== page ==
Software-Virus

No, this is not a Microsoft bashing blog post. True there are problems with medical devices running Windows operating systems. But the problems discussed below start and end with the vendors that develop medical devices using Microsoft operating systems.

Bill Mohr from Nacogdoches Medical Center asked the following today on the Biomed Listserv:

Since more and more of our equipment is going onto the hospital network and becoming vulnerable to viruses and such. I have a manufacturer that just installed a system using a Windows XP OS, but has NO virus protection on the system or no plans to do MS security updates on the system. I asked about this and was told the old adage "You are the first ever customer to ask that question" and they did not know the answer, but the system has to be on the network so as to send its information to the proper areas.

So are manufactures going to continue to snub there nose at this trend or is there going to be something done? It's frustrating to be told that the system needs to be on the network but we are not going to protect it from those that would exploit it. This hasn't been that much of a problem when most of the companies still used Unix as their OS. Now that more are going to MS OS what are we going to do? Better yet, what are the companies that make these units going to do?

Medical devices based on general purpose computing
platforms (using Microsoft operating systems, PCs and Servers) are still
regulated as medical devices. As such, they must be verified to meet
requirements whenever they are updated, enhanced, or changed in any way (this
includes patches). Only major changes in functionality, technology or intended
use require a vendor to file with the FDA. Operating system (OS) patches don't require
filing.

The reason many vendors object
to patching an OS is the time required to re-verify the system. The most common
bottleneck in vendor R&D operations is the test lab that does verification
testing, especially if they sell networked products.

Many vendors still mistakenly
think that they have to re-verify the entire product after patching the OS. More, ahem, progressive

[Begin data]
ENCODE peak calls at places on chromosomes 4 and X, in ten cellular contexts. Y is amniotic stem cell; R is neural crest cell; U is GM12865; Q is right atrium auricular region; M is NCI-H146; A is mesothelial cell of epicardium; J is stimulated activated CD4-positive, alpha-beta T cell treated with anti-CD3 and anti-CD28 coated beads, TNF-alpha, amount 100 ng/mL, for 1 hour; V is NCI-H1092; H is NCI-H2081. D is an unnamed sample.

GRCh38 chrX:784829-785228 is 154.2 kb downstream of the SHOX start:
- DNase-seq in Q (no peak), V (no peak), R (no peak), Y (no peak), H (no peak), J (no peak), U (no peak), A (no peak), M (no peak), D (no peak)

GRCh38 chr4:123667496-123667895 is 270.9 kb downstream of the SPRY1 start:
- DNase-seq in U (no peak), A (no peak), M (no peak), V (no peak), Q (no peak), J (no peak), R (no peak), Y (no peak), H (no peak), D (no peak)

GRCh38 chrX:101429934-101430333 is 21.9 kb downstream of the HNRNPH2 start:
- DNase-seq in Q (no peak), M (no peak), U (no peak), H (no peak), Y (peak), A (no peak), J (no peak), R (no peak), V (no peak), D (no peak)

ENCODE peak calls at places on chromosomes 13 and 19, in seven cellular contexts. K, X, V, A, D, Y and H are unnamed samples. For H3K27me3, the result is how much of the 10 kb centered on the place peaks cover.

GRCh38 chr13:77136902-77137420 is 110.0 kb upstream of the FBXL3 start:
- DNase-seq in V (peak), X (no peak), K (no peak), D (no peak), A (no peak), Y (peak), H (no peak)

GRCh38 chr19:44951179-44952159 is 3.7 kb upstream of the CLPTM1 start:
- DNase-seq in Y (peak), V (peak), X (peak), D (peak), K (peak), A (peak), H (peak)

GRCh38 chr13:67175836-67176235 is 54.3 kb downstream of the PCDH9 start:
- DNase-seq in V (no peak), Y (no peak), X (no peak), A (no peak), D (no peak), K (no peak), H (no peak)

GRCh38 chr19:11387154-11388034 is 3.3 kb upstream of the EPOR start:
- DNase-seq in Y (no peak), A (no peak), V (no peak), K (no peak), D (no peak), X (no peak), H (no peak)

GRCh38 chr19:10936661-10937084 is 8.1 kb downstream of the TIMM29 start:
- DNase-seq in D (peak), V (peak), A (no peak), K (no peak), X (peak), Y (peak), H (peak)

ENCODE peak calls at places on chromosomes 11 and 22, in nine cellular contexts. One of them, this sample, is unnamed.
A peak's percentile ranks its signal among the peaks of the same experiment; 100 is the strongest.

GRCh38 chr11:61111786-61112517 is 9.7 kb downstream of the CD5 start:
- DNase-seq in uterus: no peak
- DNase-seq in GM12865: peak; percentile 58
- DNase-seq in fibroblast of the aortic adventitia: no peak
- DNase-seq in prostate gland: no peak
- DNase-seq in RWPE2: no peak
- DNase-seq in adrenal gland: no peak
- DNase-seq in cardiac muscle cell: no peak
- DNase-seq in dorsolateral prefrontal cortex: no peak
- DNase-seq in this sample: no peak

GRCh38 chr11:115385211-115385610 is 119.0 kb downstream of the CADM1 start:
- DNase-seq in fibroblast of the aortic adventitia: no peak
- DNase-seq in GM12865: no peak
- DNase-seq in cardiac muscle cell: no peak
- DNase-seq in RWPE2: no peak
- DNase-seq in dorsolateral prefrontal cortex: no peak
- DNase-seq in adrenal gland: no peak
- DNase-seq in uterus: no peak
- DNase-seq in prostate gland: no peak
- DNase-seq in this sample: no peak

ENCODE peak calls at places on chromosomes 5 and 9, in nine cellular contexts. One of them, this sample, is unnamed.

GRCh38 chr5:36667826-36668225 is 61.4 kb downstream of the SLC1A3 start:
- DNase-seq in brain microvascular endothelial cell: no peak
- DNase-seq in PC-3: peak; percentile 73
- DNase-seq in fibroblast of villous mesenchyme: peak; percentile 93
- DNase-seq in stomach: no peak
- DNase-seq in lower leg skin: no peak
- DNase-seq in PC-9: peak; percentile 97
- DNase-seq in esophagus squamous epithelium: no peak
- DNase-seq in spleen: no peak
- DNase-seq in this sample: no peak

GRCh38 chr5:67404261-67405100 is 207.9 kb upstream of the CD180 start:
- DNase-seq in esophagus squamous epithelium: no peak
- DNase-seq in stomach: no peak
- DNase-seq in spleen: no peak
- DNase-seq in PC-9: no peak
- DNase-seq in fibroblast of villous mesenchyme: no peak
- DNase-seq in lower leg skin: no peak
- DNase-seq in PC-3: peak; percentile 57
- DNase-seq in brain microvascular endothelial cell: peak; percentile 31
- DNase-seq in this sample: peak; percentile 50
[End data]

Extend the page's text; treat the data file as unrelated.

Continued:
vendors do a risk analysis on each Windows patch and only re-verify those parts
of the system that could be impacted by the patch. In most cases, the resulting
scope of re-verification is very manageable and updates can be turned around in
a few days. Some vendors also strip out portions of the OEM's OS that aren't
used by their device - if the patch targets a portion of the OS that is not in
the product, there's no need to install the patch.

Regarding anti-virus software,
there's no regulatory reason why this feature is not supported. Adding anti-virus
software to a released product would be an expensive and time consuming process
- just going through the release cycle without doing much real work costs
vendors a few hundred thousand dollars. Anti-virus software will be added to
new products when there is sufficient market demand.

An increasing number of vendors
are selling "hardened" boxes - these are servers and PCs that run
their own firewall software. This is still the exception rather than the rule.

As Paul
Sherman
of the VA noted in a reply to Mohr's question, network design can go a long ways towards
protecting your vulnerable medical devices - and can serve as a starting point
for some meaningful Biomed and IT collaboration in your hospital. The VA has published their Medical Device Architecture Guide which details using VLANs to protect medical device networks from malicious code. Also mentioned was the FDA's Cyber Security Guidance document. Both of these documents, and more, can be found on the Important Reference Web Links page under the Resources tab at the top of this screen.

Like many of the issues
discussed on the Biomed Listserv, the time to address them is before you buy:

  1. Require all vendors to
    submit a completed MDS2 - this is a Manufacturer Disclosure Statement for Medical
    Device Security. You should have these completed for all your current products
    too.
  2. Review a prospective vendor's
    documented process for handling OS patches. The FDA's Quality System Regulation
    requires that this be documented - if they can't produce it, or it looks
    laborious and time consuming look at another vendor. If the vendor says this is
    proprietary (and in fairness it is) see number 4 below.
  3. Include requirements in all
    of your RFPs for networked medical devices for anti-virus software, internal
    firewall software, and a verifiable method for quickly restoring systems that
    are corrupted by malicious software (test the restoration method before buying).
  4. Negotiate a service level
    agreement (SLA) with your vendor for new purchases that stipulates the vendor's responsibilities
    and response times for infected devices. (Your IT department should be a good
    resource for this.)
  5. Review network design with
    IT to ensure adequate protection for your devices. Expect to spend some real
    money (probably IT's money) to address this issue.